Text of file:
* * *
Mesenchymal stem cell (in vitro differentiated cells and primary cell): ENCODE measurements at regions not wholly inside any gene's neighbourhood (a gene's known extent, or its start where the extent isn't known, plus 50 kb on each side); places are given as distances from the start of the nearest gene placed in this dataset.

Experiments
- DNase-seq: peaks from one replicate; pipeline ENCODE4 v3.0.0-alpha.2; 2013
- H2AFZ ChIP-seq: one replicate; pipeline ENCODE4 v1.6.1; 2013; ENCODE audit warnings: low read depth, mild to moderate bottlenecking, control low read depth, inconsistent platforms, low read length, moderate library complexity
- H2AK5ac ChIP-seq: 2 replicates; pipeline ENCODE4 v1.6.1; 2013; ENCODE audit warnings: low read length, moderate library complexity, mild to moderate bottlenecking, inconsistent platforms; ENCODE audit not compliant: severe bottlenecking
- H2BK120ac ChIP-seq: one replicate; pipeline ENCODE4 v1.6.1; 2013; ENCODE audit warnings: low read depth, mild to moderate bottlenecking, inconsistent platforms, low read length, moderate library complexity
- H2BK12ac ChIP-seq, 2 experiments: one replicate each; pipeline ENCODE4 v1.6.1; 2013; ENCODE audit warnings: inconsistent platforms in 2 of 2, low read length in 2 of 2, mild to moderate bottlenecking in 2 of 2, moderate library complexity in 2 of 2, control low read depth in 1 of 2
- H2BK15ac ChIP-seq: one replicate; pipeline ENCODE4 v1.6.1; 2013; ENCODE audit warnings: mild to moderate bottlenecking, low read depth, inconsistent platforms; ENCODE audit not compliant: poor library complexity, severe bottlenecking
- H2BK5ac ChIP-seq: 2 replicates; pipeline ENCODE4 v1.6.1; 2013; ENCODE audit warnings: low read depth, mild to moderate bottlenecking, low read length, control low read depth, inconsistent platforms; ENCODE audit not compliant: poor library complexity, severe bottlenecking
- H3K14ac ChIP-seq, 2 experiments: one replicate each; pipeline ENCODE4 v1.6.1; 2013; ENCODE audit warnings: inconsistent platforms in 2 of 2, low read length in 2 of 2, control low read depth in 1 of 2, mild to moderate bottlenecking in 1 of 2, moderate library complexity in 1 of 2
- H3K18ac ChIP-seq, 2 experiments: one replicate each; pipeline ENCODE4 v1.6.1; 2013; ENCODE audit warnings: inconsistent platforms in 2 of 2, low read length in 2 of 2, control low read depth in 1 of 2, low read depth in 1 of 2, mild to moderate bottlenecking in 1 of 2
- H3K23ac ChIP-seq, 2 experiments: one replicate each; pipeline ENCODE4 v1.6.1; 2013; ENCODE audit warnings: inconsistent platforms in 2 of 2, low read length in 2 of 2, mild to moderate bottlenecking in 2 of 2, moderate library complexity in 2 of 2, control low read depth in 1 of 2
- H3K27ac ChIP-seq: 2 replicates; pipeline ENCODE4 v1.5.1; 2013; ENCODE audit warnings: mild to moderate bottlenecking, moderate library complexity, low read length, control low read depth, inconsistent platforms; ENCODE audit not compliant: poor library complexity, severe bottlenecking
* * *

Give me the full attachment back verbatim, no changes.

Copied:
Mesenchymal stem cell (in vitro differentiated cells and primary cell): ENCODE measurements at regions not wholly inside any gene's neighbourhood (a gene's known extent, or its start where the extent isn't known, plus 50 kb on each side); places are given as distances from the start of the nearest gene placed in this dataset.

Experiments
- DNase-seq: peaks from one replicate; pipeline ENCODE4 v3.0.0-alpha.2; 2013
- H2AFZ ChIP-seq: one replicate; pipeline ENCODE4 v1.6.1; 2013; ENCODE audit warnings: low read depth, mild to moderate bottlenecking, control low read depth, inconsistent platforms, low read length, moderate library complexity
- H2AK5ac ChIP-seq: 2 replicates; pipeline ENCODE4 v1.6.1; 2013; ENCODE audit warnings: low read length, moderate library complexity, mild to moderate bottlenecking, inconsistent platforms; ENCODE audit not compliant: severe bottlenecking
- H2BK120ac ChIP-seq: one replicate; pipeline ENCODE4 v1.6.1; 2013; ENCODE audit warnings: low read depth, mild to moderate bottlenecking, inconsistent platforms, low read length, moderate library complexity
- H2BK12ac ChIP-seq, 2 experiments: one replicate each; pipeline ENCODE4 v1.6.1; 2013; ENCODE audit warnings: inconsistent platforms in 2 of 2, low read length in 2 of 2, mild to moderate bottlenecking in 2 of 2, moderate library complexity in 2 of 2, control low read depth in 1 of 2
- H2BK15ac ChIP-seq: one replicate; pipeline ENCODE4 v1.6.1; 2013; ENCODE audit warnings: mild to moderate bottlenecking, low read depth, inconsistent platforms; ENCODE audit not compliant: poor library complexity, severe bottlenecking
- H2BK5ac ChIP-seq: 2 replicates; pipeline ENCODE4 v1.6.1; 2013; ENCODE audit warnings: low read depth, mild to moderate bottlenecking, low read length, control low read depth, inconsistent platforms; ENCODE audit not compliant: poor library complexity, severe bottlenecking
- H3K14ac ChIP-seq, 2 experiments: one replicate each; pipeline ENCODE4 v1.6.1; 2013; ENCODE audit warnings: inconsistent platforms in 2 of 2, low read length in 2 of 2, control low read depth in 1 of 2, mild to moderate bottlenecking in 1 of 2, moderate library complexity in 1 of 2
- H3K18ac ChIP-seq, 2 experiments: one replicate each; pipeline ENCODE4 v1.6.1; 2013; ENCODE audit warnings: inconsistent platforms in 2 of 2, low read length in 2 of 2, control low read depth in 1 of 2, low read depth in 1 of 2, mild to moderate bottlenecking in 1 of 2
- H3K23ac ChIP-seq, 2 experiments: one replicate each; pipeline ENCODE4 v1.6.1; 2013; ENCODE audit warnings: inconsistent platforms in 2 of 2, low read length in 2 of 2, mild to moderate bottlenecking in 2 of 2, moderate library complexity in 2 of 2, control low read depth in 1 of 2
- H3K27ac ChIP-seq: 2 replicates; pipeline ENCODE4 v1.5.1; 2013; ENCODE audit warnings: mild to moderate bottlenecking, moderate library complexity, low read length, control low read depth, inconsistent platforms; ENCODE audit not compliant: poor library complexity, severe bottlenecking